In order to find the right type of wood for every construction project, builders refer to the strength of a wood. Different woods, classified into hardwoods and softwoods, are good for different types of projects.
Wood strength is not given in a single measurement. It is expressed using a number of measures, such as its density (the weight per a given volume); its compressive strength (or how great a weight a load of wood can bear parallel to the grain before it ruptures); its bending strength (a load of wood perpendicular to the grain); and its hardness.
The strength of wood fiber is very consistent across all tree species, and the strength of the wood is dependent on how many fibers are packed into a given area. Because of this fact, a wood’s density correlates very closely to its strength and hardness. In other words, if you know a wood’s comparative density, you can get a good approximation of its hardness and strength.
You can also use a wood’s hardness to determine its relative strength compared to other woods. Hardness is an especially useful measure of a wood’s suitability for flooring.
A wood’s strength isn’t static, however. It varies with the direction of the wood grain. Professional builder and craftsman Jordan Smith explains:
“Wood is an anisotropic material, meaning that it is stronger in certain directions than in others. And it’s the strongest with the grain.”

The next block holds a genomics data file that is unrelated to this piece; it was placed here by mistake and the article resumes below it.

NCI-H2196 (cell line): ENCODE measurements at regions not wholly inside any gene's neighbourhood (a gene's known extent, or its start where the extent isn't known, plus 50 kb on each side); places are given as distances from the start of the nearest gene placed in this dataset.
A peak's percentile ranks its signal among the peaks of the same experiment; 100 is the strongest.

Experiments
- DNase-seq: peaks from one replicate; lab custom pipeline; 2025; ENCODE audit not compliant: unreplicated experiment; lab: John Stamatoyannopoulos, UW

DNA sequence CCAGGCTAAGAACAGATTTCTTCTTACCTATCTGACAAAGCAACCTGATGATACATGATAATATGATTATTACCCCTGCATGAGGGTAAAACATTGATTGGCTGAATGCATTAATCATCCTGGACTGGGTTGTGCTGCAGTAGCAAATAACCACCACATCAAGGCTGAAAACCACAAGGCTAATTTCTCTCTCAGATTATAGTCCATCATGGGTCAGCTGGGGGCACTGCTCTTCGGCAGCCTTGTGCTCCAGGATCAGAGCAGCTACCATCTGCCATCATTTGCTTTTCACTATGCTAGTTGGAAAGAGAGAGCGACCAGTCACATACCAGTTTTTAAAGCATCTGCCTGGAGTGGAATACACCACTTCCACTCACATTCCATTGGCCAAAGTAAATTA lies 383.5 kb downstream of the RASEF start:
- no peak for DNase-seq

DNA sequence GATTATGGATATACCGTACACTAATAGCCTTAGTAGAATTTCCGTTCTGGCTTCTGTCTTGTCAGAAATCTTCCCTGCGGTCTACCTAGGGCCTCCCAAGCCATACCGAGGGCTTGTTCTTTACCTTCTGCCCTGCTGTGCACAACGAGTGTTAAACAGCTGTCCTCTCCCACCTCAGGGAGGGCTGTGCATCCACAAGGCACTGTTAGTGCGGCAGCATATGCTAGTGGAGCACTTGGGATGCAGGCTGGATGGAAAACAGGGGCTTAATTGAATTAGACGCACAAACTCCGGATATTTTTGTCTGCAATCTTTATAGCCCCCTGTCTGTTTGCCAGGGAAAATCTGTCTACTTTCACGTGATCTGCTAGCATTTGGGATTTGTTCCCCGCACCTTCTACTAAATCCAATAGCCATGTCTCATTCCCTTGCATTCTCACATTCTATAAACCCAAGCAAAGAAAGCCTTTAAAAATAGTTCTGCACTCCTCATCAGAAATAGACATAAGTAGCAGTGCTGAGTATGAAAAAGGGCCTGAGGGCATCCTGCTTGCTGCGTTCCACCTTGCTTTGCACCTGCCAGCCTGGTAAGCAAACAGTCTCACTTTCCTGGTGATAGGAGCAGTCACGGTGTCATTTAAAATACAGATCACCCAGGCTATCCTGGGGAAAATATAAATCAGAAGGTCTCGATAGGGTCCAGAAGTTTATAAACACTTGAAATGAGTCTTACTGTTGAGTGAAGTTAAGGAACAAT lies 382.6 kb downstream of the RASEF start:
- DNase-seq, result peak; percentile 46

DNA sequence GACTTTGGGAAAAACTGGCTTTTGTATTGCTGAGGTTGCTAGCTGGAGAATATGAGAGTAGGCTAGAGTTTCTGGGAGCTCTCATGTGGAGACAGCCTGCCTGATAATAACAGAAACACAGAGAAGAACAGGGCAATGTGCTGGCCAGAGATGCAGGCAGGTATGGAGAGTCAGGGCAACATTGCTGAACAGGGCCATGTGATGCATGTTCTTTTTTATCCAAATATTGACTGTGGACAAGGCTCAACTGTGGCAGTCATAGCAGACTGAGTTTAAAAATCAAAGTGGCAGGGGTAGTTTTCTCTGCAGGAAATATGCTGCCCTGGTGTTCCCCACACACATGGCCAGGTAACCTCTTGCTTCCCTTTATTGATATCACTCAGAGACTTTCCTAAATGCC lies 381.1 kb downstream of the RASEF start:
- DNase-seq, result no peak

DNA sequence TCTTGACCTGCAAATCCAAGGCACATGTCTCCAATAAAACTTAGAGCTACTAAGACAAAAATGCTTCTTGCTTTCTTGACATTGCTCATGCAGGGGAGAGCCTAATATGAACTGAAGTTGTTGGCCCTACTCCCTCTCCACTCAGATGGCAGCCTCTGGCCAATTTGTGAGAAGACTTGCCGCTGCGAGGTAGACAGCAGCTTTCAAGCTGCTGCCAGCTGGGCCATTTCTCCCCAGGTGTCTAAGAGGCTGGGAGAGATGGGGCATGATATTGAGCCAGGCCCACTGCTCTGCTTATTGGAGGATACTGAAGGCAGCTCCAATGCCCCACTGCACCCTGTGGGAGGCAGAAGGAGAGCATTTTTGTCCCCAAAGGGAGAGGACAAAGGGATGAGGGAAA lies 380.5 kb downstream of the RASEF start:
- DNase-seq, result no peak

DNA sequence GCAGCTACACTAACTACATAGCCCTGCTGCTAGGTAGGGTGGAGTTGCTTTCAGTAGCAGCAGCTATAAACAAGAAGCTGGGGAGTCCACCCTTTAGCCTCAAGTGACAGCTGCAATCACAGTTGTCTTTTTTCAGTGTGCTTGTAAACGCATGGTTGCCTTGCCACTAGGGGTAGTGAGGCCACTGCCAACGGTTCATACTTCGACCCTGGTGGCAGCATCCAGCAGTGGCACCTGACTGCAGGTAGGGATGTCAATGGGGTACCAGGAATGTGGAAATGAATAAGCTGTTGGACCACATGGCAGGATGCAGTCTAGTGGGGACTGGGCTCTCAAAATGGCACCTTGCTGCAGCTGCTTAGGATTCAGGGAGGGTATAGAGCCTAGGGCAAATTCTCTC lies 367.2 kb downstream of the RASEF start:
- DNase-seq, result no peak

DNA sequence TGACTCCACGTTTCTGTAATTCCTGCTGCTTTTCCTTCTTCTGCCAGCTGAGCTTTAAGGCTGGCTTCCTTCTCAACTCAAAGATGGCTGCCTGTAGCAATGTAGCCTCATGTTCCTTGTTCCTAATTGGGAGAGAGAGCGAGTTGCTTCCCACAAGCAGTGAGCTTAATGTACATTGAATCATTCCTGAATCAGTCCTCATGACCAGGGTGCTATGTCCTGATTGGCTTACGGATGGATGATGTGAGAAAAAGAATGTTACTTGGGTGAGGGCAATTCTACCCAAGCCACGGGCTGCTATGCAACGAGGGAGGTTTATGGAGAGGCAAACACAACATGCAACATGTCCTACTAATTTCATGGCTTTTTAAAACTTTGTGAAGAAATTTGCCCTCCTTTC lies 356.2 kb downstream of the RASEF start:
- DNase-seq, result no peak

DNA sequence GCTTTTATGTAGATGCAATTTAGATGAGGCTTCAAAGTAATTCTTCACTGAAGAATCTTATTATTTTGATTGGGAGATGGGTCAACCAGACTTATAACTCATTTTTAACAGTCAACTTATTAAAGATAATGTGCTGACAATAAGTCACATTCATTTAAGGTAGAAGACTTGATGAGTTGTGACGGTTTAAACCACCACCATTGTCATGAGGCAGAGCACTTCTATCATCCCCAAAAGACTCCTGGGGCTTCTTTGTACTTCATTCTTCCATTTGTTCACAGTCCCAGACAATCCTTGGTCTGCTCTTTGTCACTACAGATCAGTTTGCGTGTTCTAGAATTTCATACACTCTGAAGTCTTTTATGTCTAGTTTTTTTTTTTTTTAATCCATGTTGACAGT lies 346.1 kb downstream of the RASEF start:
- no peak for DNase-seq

Hardness is the measure of wood’s ability to resist denting and scratching. The lumber industry rates a wood's hardness using the Janka hardness scale, which measures how many pounds of force (lbf) it takes to drive a 0.444 inch steel ball halfway into the wood’s face grain. The more force it takes to drive the ball into the wood, the harder the wood, and the higher the Janka rating. Common red oak has a Janka hardness of 1220 lbf, meaning it takes 1220 pounds of force to drive the steel ball halfway into the wood. For reference, soft balsa wood requires only 67 lbf and the hardest wood in the world, Australian Buloke, has a Janka hardness of 5060 lbf.
The following five hardwoods are ranked the highest in the world on the Janka Scale.
While the above hardwoods are ranked the hardest on the Janka scale, they might not be the most familiar. For perspective, here are some of the hardest commercially available hardwoods:
Just because a wood is classified as a hardwood (meaning that the tree produces seeds that have a coating in the form of a fruit or a shell) doesn’t mean the wood is necessarily hard. In fact, the three softest woods according to the Janka rating system are technically hardwood species. Balsa, a deciduous angiosperm, is classified as a hardwood, and is the softest commercial hardwood available.
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